'Regrettable': Irish PM responds to mother and baby homes leak

By Shane Harrison
BBC News Dublin Correspondent

Published
image copyrightAFP/Getty Images
image captionThe home was demolished but a shrine was later erected on the site

The Taoiseach (Irish prime minister) Mícheál Martin has said it is "regrettable" that a report into mother and baby homes was leaked to the press before those affected got to see it.

The institutions housed women and girls who became pregnant outside marriage.

They made international news in 2017 when the bodies of 796 children were found buried in the grounds of a former home in Tuam, County Galway.

Children's Minister Roderic O'Gorman said he was angry about the leak.

The Sunday Independent's coverage included an interview with the Taoiseach about the report.

It is expected to find that 9,000 children (one in seven) died in the 18 institutions investigated.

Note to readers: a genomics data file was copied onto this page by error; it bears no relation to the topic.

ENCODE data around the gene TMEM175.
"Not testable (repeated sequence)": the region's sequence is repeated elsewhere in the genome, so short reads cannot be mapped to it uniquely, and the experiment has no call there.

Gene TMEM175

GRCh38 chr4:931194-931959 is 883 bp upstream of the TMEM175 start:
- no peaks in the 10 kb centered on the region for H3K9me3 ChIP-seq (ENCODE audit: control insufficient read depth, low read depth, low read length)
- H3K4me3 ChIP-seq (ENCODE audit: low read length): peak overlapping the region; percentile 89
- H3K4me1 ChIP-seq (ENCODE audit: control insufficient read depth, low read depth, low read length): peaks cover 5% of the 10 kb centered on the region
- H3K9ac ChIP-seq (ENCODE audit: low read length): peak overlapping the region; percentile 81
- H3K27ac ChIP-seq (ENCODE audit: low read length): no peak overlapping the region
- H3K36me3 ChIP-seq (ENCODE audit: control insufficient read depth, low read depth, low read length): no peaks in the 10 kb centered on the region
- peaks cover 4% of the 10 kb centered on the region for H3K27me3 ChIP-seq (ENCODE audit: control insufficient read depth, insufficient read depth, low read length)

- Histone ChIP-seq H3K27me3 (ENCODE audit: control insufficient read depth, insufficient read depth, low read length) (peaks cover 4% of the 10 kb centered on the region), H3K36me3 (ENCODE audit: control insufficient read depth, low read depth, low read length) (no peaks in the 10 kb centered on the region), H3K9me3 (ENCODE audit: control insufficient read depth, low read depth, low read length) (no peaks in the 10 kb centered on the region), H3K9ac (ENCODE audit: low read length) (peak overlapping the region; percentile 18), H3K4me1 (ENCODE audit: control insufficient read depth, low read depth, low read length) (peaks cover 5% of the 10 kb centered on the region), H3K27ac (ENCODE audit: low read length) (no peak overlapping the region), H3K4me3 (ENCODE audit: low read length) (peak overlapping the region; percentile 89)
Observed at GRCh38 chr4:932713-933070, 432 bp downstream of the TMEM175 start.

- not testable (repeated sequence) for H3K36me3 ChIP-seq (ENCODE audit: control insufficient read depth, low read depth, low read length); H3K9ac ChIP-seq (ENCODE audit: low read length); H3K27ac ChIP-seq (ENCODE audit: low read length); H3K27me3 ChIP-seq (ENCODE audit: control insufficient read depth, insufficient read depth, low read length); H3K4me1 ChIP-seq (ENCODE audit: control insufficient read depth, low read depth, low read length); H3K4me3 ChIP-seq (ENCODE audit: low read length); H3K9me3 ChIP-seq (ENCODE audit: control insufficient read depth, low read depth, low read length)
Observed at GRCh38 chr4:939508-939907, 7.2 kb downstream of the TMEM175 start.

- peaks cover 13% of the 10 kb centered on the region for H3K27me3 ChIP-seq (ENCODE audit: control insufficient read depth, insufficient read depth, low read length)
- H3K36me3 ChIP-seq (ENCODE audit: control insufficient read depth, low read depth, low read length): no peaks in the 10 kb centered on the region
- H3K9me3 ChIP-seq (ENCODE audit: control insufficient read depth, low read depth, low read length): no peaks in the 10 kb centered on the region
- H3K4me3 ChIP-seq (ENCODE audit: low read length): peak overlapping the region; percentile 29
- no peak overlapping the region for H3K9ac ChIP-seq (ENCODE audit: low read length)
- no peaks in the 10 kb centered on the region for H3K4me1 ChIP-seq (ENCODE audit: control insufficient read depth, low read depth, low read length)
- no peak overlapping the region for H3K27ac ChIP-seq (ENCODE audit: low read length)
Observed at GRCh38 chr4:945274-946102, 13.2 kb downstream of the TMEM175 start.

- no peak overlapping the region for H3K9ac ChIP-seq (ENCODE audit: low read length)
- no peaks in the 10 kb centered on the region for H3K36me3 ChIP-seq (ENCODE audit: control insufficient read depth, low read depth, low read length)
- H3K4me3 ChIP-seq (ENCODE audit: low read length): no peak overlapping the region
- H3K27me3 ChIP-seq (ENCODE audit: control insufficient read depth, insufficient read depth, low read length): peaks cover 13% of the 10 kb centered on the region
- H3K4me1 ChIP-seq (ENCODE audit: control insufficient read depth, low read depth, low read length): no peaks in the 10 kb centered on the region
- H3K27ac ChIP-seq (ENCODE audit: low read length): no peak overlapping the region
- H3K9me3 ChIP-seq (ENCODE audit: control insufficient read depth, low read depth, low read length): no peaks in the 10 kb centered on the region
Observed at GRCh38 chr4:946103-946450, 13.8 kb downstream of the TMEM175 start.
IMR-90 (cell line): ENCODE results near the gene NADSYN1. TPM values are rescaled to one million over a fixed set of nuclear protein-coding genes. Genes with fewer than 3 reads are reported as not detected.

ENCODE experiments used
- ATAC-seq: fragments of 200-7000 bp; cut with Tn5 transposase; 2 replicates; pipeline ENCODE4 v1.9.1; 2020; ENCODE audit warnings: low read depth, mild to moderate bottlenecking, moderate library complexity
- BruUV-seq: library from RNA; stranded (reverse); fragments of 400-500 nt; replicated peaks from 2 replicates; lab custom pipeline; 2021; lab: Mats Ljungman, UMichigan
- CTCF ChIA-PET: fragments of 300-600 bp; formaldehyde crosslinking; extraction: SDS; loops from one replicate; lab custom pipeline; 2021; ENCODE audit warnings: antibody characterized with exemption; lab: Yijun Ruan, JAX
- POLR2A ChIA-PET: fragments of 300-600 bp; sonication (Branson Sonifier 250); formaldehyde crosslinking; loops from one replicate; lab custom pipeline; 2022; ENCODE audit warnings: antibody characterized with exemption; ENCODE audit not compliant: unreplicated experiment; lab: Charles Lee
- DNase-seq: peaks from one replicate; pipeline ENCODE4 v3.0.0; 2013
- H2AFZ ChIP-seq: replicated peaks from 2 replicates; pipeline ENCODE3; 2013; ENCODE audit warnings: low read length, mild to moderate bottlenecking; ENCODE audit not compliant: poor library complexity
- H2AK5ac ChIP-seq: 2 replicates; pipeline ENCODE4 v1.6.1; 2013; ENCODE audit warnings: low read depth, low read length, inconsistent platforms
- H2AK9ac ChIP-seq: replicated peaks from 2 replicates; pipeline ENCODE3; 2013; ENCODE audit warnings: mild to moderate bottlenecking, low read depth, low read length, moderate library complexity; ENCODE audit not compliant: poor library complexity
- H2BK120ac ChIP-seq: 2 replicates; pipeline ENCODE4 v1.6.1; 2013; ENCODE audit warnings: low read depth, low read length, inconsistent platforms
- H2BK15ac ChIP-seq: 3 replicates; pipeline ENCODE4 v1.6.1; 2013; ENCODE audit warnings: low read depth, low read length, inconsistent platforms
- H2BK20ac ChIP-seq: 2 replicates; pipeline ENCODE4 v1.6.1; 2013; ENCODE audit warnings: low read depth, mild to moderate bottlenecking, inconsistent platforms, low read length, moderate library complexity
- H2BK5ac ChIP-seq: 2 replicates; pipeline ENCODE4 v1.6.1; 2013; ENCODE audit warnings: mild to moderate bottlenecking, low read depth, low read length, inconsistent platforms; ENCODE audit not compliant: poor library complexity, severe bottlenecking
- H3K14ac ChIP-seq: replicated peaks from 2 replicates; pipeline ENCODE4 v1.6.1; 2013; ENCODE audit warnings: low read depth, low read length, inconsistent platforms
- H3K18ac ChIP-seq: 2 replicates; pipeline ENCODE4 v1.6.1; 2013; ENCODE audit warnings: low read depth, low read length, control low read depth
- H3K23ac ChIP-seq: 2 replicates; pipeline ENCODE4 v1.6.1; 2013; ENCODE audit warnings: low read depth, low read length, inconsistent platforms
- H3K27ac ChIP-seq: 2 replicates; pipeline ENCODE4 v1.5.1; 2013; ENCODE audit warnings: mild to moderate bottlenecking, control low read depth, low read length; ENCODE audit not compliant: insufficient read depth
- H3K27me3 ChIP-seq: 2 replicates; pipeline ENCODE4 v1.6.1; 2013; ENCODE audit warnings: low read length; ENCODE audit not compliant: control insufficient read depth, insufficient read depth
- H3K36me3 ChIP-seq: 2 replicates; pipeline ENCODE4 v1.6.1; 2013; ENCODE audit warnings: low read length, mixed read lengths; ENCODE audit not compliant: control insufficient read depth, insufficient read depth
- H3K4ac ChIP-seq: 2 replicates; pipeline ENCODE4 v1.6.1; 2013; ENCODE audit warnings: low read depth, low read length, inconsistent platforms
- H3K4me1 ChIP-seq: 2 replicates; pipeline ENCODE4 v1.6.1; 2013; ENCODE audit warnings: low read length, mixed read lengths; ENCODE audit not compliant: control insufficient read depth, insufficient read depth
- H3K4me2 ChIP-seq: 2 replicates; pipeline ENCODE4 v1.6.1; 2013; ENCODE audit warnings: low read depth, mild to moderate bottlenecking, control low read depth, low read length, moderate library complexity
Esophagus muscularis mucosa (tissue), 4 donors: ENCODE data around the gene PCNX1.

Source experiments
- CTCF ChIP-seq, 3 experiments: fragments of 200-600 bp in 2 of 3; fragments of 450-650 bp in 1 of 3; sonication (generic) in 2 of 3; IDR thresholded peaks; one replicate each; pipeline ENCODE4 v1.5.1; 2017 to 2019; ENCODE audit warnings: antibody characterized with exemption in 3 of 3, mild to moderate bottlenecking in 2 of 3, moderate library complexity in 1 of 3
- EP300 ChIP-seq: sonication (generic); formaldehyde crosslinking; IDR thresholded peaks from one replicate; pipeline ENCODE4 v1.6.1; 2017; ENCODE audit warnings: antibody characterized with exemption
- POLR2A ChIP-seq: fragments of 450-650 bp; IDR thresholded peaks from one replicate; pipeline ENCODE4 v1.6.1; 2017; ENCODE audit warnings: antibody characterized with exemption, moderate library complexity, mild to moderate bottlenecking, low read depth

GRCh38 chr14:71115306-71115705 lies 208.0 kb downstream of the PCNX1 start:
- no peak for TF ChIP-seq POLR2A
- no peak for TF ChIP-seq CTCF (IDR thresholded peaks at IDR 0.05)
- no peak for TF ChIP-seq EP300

In the Dáil on Wednesday, Mr Martin is expected to apologise formally to the victims on behalf of the state and the wider society.

As a response the Irish government established an independent Mother and Baby Homes Commission.

In an interim report the commission found that some babies were buried in 20 chambers inside a larger decommissioned sewage tank.

The controversial mother and baby homes also featured in the movie Philomena starring Dame Judi Dench.

It tells the story of a woman seeking to find her son who was adopted by an American couple.

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